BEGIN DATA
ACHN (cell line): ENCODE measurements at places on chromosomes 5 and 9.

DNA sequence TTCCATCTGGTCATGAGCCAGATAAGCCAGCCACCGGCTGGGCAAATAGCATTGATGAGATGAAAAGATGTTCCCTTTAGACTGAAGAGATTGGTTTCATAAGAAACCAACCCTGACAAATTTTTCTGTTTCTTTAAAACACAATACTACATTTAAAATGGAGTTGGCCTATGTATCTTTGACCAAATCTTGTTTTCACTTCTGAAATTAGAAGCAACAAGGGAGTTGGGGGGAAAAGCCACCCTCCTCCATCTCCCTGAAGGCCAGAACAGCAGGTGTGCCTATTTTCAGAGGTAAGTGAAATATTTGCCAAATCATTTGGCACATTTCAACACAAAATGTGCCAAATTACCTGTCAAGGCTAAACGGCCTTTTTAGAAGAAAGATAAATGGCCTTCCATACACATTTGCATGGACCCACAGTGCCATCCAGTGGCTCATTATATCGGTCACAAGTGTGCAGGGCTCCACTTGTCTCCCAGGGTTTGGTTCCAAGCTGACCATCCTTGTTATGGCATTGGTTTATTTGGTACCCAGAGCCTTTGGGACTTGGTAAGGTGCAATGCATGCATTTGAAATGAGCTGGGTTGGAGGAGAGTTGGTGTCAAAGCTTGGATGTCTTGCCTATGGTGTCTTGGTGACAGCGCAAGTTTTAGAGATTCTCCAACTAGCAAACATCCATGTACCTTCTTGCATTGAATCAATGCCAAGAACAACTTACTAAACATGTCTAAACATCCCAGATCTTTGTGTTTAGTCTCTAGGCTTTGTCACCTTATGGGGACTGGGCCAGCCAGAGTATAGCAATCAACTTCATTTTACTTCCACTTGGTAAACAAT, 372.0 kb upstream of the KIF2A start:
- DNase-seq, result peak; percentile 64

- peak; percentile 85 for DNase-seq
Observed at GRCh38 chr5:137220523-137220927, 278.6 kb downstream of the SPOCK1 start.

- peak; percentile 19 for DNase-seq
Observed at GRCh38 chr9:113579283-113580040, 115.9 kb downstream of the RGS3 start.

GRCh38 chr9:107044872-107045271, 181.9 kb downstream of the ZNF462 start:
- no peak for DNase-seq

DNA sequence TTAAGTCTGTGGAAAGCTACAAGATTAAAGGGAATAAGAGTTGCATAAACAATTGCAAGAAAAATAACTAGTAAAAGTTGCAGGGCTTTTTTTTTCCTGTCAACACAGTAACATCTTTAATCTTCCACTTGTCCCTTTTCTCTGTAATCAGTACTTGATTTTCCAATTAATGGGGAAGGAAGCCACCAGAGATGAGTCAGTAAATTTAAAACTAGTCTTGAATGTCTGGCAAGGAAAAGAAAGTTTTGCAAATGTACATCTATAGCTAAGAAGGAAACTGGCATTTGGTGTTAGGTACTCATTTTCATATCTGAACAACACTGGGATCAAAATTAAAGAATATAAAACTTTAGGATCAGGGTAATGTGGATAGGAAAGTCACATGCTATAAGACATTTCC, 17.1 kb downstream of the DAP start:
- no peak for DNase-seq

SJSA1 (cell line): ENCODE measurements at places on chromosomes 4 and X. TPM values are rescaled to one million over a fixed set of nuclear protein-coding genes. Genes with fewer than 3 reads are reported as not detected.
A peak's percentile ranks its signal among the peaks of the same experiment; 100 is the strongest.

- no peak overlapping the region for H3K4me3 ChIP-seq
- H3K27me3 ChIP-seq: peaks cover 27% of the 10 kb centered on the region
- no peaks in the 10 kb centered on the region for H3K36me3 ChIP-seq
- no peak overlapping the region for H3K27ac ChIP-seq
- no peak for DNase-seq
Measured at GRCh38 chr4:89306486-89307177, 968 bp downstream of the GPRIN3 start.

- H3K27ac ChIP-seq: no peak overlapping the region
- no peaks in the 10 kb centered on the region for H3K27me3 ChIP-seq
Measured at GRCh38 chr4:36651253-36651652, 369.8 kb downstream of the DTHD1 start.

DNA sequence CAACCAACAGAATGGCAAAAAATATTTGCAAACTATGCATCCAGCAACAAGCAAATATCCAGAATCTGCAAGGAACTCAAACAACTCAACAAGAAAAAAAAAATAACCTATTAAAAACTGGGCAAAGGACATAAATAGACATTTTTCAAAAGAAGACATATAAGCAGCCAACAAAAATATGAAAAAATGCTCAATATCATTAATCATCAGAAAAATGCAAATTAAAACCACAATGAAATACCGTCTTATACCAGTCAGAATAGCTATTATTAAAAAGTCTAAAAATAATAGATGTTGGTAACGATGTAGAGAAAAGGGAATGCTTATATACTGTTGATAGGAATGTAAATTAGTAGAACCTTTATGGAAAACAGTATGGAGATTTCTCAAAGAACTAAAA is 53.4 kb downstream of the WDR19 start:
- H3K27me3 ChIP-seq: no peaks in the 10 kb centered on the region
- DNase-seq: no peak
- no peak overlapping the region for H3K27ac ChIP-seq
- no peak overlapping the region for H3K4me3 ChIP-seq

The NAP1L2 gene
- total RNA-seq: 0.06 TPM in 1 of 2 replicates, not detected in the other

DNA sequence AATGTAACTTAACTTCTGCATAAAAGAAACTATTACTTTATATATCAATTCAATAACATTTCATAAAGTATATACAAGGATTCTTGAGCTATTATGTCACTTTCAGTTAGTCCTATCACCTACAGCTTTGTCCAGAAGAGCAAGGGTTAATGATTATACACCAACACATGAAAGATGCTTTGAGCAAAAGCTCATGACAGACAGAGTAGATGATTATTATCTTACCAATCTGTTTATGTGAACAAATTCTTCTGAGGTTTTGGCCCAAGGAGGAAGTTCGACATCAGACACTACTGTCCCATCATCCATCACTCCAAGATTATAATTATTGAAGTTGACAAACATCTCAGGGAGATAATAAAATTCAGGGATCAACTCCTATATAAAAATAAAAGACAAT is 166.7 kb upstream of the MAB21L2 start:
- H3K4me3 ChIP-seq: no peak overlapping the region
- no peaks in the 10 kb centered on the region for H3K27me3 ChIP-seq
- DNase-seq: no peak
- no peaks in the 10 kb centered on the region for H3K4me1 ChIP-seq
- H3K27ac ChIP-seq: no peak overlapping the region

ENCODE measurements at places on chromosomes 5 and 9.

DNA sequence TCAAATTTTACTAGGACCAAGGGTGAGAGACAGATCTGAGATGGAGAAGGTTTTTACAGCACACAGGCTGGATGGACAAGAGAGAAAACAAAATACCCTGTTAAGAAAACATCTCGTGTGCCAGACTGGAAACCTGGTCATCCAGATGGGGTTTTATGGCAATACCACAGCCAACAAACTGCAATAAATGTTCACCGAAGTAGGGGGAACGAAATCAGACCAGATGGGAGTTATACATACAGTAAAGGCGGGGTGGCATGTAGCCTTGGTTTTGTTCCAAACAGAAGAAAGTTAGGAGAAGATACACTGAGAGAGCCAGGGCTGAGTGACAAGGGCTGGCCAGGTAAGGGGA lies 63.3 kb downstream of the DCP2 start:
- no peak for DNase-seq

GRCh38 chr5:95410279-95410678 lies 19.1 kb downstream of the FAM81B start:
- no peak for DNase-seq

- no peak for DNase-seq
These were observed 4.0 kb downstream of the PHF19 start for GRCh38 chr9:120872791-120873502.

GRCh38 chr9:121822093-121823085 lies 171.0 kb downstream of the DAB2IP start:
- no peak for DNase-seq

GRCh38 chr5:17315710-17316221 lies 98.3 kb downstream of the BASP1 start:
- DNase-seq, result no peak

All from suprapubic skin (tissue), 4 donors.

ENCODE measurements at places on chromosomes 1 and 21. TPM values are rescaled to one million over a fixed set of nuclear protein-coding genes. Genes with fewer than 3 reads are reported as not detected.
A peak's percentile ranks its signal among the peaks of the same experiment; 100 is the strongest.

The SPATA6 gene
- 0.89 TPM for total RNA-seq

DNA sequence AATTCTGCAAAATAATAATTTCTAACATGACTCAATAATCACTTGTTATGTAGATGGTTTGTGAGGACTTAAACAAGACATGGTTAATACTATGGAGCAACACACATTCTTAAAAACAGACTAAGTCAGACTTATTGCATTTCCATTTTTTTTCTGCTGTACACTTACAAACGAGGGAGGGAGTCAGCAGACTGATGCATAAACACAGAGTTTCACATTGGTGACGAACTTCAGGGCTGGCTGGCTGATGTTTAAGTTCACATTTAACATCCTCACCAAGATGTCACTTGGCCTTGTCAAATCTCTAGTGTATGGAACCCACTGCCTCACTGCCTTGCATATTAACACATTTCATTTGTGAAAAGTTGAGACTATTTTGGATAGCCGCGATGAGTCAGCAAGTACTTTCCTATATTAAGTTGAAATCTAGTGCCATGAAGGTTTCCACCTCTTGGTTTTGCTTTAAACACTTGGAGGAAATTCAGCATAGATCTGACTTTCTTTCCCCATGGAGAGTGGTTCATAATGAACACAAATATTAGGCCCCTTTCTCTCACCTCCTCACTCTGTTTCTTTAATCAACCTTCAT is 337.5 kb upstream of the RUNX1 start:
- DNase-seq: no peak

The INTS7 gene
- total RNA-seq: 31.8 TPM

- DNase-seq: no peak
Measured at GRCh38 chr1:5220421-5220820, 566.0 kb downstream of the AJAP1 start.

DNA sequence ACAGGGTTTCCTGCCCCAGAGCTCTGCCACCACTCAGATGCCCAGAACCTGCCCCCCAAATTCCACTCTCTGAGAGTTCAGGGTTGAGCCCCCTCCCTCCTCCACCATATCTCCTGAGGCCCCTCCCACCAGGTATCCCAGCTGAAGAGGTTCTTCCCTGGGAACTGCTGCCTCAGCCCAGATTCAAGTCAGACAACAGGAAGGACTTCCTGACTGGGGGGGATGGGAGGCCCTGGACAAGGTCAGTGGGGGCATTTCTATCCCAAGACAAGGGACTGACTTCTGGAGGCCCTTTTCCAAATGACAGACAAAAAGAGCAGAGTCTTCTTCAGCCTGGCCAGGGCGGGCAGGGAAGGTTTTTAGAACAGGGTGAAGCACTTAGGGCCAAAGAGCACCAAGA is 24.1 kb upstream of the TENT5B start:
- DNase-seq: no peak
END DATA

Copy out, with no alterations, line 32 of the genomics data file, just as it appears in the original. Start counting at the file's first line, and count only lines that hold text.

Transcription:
- no peaks in the 10 kb centered on the region for H3K27me3 ChIP-seq